Get powerful life science insights from influential experts. Connect with thought leaders and colleagues to get the most up-to-date knowledge on strategies and initiatives to accelerate the transformation of U.S. and global health care from a volume- to value-based marketplace.
Developments for new therapeutics to target various aspects of auditory system dysfunction is on the rise within the drug development industry. Join Rachel as she reviews nonclinical auditory safety programs, including standard and non-standard endpoints. She will also share in-depth answers to common questions regarding species selection and study timelines.
PlumX Metrics will soon become the primary source of article-level metrics on Scopus. As Plum Analytics’ comprehensive, item-level Metrics, PlumX Metrics provide insights into the ways people interact with individual pieces of research output (articles, conference proceedings, book chapters and many more) in the online environment.
Having an agile, enterprise hybrid cloud platform that lets you leverage cloud compute, storage, or both and keep data where it makes the most sense—without lofty storage costs, latency, and security concerns.
In this webinar, you’ll learn how organizations with complex IT environments like the Cancer Center harness hybrid cloud environments to simplify data storage and management, and improve both security and performance. Find out how Avere and Amazon Web Services (AWS) provide hybrid cloud solutions that can eliminate roadblocks and open opportunities to more efficiently meet the needs of your users and customers.
Dirk Petersen, Scientific Computing Director, Cancer Research Center
Jeff Tabor, Sr. Director of Product Marketing, Avere Systems
Ian Scofield, Solutions Architect, Amazon Web Services
U.S. consumers rate national security in relation to war or terrorism as their top security concern, though fears over viruses/malware and hacking are rising dramatically, according to the new Unisys Security Index™ that surveyed more than 13,000 consumers in April 2017 in 13 countries. This study, the only recurring snapshot of security concerns conducted globally, gauges the attitudes of consumers on a wide range of security-related issues.
About the speaker:
Bill Searcy is the Vice President for Global Justice, Law Enforcement, and Border Security Solutions. As a recognized law enforcement solutions expert, he is responsible for developing market strategies, overseeing delivery, ensuring customer satisfaction, and driving business performance to meet goals.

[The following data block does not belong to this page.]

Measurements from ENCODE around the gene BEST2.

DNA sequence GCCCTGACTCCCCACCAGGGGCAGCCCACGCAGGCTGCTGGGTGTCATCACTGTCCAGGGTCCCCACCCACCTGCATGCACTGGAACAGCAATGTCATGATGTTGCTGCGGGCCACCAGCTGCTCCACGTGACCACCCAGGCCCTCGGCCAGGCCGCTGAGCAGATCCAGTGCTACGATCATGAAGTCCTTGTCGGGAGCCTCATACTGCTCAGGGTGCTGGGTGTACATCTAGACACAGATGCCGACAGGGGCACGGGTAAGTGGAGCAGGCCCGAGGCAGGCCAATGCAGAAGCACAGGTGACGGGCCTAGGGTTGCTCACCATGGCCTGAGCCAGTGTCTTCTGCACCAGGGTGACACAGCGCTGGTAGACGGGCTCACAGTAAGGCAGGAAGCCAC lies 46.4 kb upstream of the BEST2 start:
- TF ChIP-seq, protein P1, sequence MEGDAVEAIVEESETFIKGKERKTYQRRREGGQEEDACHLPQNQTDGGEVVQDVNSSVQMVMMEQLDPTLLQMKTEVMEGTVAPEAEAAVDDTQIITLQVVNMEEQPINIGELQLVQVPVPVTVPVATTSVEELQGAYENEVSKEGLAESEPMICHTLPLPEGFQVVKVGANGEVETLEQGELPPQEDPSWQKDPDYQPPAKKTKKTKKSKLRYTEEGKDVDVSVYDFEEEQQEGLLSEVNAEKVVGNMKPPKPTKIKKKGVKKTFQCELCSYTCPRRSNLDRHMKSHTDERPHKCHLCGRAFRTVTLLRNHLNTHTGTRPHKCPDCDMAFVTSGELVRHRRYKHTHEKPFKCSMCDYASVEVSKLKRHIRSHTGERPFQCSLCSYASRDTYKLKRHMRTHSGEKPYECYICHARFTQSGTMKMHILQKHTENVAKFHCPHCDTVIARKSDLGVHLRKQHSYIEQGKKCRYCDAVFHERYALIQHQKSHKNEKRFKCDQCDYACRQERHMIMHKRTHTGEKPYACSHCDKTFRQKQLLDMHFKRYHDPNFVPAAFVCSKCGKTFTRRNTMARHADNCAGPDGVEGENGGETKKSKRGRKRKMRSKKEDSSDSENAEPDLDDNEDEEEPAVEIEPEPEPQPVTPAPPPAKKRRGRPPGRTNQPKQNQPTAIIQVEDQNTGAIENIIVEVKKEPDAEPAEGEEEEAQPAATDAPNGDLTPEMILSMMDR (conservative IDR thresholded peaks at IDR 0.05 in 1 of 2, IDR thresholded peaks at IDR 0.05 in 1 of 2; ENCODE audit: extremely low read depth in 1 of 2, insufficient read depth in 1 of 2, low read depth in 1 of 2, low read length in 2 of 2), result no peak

During his 21-year career as a Special Agent with the Federal Bureau of Investigation, Bill was recognized as an innovator who regularly sought new ways to use technology to solve complex problems. He is credited with leading numerous award winning IT initiatives, among them the FBI’s Grid Computing Initiative (Attorney General’s Award for Innovation) and the Next Generation Workstation (FBI Director’s Award).
Prior to joining Unisys, Bill served as the Deputy Assistant Director of the FBI’s IT Infrastructure Division, where he was responsible for the engineering, development, deployment, and support of the FBI’s worldwide IT enterprise.
A graduate of the United States Military Academy at West Point, Bill was commissioned as an officer in the U.S. Army where he commanded a Field Artillery battery. He went on to earn a Master of Science in Information Assurance from Norwich University and he is a Certified Information Systems Security Professional (CISSP).
1. The kidney proximal tubule is the primary site of drug-induced nephrotoxicity. I will describe the development of a 3-dimensional flow-directed proximal tubule microphysiological system (MPS). The kidney MPS recapitulates the synthetic, metabolic and transport activities of kidney proximal tubule cells. This MPS is as an ideal platform for ex vivo modeling of nephrotoxicity. Towards this goal, we have evaluated nephrotoxicity in response to challenge with multiple toxicants, including the heavy metal pollutant cadmium, antisense oligonucleotides, the antibiotic polymyxin B and the Chinese herbal product aristolochic acid. We believe that MPS technologies will have major impacts on predictive toxicity testing and human risk assessment. Animal and in vitro systems do not always faithfully recapitulate drug and xenobiotic responses in the clinic or occupational/environmental exposures, respectively. MPS technologies will refine safety assessment and reduce our need for surrogate animal testing. An ultimate goal is to create integrated human MPS organ systems that could replace animal models.